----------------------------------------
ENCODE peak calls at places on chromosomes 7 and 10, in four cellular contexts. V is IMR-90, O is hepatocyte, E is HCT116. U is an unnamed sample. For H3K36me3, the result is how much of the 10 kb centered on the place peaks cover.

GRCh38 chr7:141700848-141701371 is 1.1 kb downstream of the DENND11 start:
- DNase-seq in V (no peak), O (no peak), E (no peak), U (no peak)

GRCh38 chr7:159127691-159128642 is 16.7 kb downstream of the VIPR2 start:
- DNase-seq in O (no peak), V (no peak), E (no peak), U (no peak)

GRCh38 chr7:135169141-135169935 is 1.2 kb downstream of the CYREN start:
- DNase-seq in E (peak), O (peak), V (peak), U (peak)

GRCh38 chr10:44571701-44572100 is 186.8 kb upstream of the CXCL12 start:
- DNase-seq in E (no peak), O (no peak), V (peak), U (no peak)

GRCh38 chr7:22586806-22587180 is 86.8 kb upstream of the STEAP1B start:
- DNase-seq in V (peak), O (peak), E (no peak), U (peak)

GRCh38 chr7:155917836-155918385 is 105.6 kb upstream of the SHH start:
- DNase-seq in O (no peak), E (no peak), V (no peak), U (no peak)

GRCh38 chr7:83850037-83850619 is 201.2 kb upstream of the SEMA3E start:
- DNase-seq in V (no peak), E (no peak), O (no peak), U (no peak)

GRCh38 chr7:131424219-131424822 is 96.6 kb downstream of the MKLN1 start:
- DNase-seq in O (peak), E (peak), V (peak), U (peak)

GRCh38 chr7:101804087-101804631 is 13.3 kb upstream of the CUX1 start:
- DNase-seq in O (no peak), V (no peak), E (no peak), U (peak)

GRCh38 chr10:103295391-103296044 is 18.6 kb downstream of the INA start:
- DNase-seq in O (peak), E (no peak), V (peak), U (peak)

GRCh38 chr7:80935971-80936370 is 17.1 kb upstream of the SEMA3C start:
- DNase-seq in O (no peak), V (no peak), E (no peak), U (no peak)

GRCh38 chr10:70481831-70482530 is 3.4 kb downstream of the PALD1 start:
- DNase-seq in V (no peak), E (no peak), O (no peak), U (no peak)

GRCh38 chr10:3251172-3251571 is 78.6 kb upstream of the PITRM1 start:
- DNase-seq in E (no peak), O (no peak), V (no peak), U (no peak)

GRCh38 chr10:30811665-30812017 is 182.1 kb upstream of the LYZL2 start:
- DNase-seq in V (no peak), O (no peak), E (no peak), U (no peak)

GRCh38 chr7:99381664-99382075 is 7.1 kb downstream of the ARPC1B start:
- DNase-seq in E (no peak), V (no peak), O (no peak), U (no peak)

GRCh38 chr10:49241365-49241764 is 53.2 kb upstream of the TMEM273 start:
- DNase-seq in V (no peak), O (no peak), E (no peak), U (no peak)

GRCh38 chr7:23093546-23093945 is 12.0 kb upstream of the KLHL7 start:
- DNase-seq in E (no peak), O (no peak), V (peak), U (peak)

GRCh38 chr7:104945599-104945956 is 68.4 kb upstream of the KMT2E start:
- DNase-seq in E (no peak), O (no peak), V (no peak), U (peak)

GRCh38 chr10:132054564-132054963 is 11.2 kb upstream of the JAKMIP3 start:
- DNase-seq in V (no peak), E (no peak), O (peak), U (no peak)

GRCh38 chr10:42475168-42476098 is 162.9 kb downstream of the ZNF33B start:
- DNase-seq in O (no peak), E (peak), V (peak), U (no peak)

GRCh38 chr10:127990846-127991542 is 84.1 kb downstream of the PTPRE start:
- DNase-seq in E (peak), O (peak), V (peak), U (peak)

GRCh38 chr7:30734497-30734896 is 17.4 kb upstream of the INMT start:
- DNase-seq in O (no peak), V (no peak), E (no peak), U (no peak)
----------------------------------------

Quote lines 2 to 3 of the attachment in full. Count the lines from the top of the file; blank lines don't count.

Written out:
GRCh38 chr7:141700848-141701371 is 1.1 kb downstream of the DENND11 start:
- DNase-seq in V (no peak), O (no peak), E (no peak), U (no peak)